Page 18 - Print21 July-Aug 2018 Magazine
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Printing business
CMYKhub, an early adopter of HUV drying. After a trial, they pulled the lever on it and said ‘we’ve got to have it’. So we brought in as much as we could get hold off,” he says.
Another ‘champion product’ is Böttcher Pro-tect Sealer, which protects print from scuff and marking on perfecting presses. According to Mulligan it’s been widely adopted since he first introduced it here.
“Printers run it when they think there might be heavy ink coverage on a particular job. They love it. Some of them have now got to the stage where they run sealer all the time, because it’s cheaper than having to reprint a job. It’s a mixture of risk mitigation and insurance.
“The print goes straight out to
the bindery, with no marking. It’s
a sleeper product for us. We’re not competitive price-wise, but we’re competitive performance-wise. Printers tried it and they’ve gone ‘yes!’ because the worst thing is to have a sealer that makes your product turn yellow. I’ve seen that time and time again. Ours doesn’t.”
He delights at such acceptance: “It is really interesting for us. We bring something in, try it, and then next thing we know we’ve got an absolute champion on our hands. Those sorts of tailored solutions have been really good for us.”
Family values
In his time with Böttcher Systems, Mulligan has made a yearly pilgrimage to the German HQ for the annual meeting, although in 2011 the company broke tradition and held the event in Sydney. Böttcher is a family-owned enterprise; its current CEO, Franz- Georg Heggemann, is the eighth generation of the family. In 2015 the company celebrated 290 years in continuous operation since 1725, when Johannes Loosen first opened for business as a tanner in Cologne. That puts Böttcher in a very elite group indeed.
Its longevity is no cover for lack of dynamism; over the past 20 years, Böttcher posted an annual growth rate of four percent. “It’s not bad for a mid-sized global technology company that invests ten percent of its revenue in R&D,” says Mulligan proudly. Of course, the growth rate in Australia and New Zealand is much higher. That’s what happens when you come
from a standing start with a very competitive managing director.
“You need specialised printers, especially as eighty percent of the volume is done by twenty percent of the companies.”
When it comes to sales, Mulligan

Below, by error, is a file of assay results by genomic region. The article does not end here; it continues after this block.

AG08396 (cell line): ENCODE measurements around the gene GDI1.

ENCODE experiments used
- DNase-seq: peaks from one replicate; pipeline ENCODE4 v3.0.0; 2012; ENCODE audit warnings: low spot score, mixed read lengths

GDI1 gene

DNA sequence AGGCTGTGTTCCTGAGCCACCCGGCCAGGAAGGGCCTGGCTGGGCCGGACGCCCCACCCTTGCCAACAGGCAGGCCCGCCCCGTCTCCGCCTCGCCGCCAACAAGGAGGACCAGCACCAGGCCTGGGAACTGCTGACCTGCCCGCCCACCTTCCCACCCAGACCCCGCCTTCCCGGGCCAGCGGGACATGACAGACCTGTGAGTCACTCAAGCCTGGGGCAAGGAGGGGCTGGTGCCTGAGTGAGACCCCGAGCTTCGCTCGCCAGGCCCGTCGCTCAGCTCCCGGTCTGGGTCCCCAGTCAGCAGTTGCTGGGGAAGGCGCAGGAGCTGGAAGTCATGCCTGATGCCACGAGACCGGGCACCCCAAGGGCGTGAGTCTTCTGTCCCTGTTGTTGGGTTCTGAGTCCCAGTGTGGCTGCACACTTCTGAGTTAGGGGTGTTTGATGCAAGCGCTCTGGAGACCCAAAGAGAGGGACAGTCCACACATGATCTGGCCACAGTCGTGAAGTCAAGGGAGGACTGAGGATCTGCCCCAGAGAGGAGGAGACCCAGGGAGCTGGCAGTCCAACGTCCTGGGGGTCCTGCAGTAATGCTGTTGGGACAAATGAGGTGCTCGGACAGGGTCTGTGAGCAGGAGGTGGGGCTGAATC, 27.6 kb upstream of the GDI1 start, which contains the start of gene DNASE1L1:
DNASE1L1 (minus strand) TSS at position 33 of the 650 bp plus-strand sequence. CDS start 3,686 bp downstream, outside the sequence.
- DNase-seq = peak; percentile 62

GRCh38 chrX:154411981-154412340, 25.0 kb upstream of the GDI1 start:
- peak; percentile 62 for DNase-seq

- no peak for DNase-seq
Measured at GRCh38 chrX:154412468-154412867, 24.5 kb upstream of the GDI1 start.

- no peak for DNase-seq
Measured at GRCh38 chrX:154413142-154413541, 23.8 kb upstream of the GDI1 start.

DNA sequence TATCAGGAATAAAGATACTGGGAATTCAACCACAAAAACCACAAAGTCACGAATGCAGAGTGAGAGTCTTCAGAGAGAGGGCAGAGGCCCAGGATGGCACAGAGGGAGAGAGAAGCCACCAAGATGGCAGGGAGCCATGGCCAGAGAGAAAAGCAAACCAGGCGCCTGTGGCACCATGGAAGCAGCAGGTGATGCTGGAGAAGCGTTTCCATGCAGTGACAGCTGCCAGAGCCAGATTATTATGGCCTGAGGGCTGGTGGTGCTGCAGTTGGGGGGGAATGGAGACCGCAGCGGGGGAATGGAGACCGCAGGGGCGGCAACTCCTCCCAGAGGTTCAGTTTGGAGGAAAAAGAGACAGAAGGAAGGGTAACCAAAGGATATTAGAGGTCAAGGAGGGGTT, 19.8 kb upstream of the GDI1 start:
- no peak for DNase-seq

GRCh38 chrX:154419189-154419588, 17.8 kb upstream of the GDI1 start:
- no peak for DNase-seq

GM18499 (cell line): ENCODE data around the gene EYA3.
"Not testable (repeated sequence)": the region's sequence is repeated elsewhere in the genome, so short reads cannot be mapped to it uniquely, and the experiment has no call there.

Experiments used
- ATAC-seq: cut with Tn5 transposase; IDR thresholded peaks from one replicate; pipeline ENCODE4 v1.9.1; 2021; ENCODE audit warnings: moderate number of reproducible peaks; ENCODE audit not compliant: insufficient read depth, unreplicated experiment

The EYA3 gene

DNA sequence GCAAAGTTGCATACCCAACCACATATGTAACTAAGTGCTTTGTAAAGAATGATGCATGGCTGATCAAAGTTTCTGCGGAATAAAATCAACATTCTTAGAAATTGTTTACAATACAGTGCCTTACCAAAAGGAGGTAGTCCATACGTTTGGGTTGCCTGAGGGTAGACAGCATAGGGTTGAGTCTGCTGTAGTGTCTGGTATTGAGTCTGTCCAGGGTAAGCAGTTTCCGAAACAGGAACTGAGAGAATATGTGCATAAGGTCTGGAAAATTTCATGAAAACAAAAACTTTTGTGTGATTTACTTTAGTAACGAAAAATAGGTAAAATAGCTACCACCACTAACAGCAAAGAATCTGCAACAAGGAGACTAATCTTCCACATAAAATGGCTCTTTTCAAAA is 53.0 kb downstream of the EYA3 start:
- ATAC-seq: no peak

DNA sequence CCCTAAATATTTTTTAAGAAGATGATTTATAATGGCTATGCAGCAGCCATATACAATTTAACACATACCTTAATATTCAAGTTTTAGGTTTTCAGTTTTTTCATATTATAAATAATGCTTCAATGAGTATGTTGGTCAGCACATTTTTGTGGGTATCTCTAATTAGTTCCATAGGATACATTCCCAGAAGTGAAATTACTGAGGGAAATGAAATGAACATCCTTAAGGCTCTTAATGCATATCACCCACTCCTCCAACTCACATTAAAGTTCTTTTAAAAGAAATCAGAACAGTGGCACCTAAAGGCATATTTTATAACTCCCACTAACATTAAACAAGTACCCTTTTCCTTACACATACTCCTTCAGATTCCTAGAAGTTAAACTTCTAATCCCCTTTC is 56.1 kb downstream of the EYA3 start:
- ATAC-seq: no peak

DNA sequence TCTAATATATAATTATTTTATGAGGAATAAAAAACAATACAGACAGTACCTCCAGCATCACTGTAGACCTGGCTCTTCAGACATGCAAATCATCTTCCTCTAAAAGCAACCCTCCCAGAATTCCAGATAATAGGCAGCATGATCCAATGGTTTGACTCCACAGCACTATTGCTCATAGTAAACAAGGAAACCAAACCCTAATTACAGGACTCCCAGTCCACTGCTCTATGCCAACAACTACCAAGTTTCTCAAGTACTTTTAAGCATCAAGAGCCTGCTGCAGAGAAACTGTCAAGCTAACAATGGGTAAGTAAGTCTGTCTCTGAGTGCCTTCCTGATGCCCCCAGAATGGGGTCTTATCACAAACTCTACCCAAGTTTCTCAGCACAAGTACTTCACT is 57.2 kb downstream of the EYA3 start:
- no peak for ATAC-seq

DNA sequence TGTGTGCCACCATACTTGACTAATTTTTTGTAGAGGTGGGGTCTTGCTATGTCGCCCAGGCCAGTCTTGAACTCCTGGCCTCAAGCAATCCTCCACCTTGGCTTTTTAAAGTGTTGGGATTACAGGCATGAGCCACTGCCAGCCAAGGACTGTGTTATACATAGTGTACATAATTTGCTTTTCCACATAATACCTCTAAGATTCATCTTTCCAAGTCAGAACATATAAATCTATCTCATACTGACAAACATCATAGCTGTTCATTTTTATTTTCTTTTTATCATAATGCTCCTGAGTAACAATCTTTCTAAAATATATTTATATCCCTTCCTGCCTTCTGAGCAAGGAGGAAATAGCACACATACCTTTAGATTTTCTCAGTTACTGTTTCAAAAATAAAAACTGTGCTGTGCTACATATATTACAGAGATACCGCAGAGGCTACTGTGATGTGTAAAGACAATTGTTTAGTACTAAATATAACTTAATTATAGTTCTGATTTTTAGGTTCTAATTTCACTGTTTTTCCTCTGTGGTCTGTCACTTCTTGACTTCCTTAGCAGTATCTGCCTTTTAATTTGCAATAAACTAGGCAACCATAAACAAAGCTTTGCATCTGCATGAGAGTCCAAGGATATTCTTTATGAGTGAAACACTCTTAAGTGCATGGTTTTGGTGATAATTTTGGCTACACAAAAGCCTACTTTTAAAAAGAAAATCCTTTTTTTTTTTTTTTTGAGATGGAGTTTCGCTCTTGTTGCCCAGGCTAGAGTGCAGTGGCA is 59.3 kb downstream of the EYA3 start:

is fairly ambivalent. Recognising the need to reach out to his customer base he sees the role more in terms of technical consulting rather than any hint of hard selling.
“I have a very competent technical sales team. They’re first and foremost here for their technical skills to
help maintain and develop the relationship with the customer. All of them were lithographers, production managers or demonstrators, who were well-positioned in the offset space when I was lucky enough to pick them up. They came with the understanding of that perspective.”
Böttcher service can be anything from educating customers on best practices for operating a press or upgrading maintenance processes to training and keeping skills up to speed. “It’s all part of the tools. We can go in and put a tailored solution together
to suit circumstances. So, if you call sales engaging with your customer and telling them of new opportunities or new ways of adding value to their business, then that’s exactly what
we do. When we’re aware there’s something in our tool kit that’s of use, we’ll engage. And we engage robustly.”
Keep rolling along
However, rollers remain the primary identified product. In this space Mulligan is quick to reinforce that there’s plenty of developmental work going on.
“We’re not going to sleep on rollers. It’s a question of getting the compounds right, of being able to cope with faster and faster machines, with the changes in technology in terms of inks – vegetable or oil-based inks. Then there’s the transition to LED and HUV inks and developing compounds that are stable, resistant and long life. That’s still our mantra no matter what the application.”
He continues: “The compounds
we had twenty years ago are very different to what they are today. We do around three thousand compound tests a year. Out of that we may find two or three that will stick, and they go to the next phase. The R&D team is always playing with the matrix.”
Changes in printing technology
have undoubtedly put the company’s replacement system to the test but some things don’t change. Mulligan says he is still called upon to recover rollers for 46cm one and two-colour small offset presses. That takes a bit of doing, but he’s happy to claim that he can still replace 52cm rollers from stock.
Grapple with change
Mulligan admires the way
printers have handled the massive transformation in technology and business over the past quarter of a century. He knows how difficult it’s been. Those who survived and thrived have had more than good luck on their side.
“I think there are those who’ve understood it well and adapted and changed. They need to be applauded. They’ve been agile and adaptive.
“In the main, we all grapple with the rate of change. But those who understand are having that conversation with their mates up the road. They’re putting solutions together. In the future I expect
to see more collaboration, more consolidation,” he says.
“That’s a positive thing. It’s better to do it now than wait until you’ve no choice. There’ll be printers that’ve found a sweet spot with unique offerings around for a very long time. They’ll always be there,” he says.
Much as Böttcher Systems Australia, in the lively and skilled hands of Mitch Mulligan, is set to develop its own specialised future for many years to come. 21
18 Print21 JULY/AUGUST 2018
Mitchell ‘Mitch’ Mulligan, managing director of Böttcher Systems Australia.

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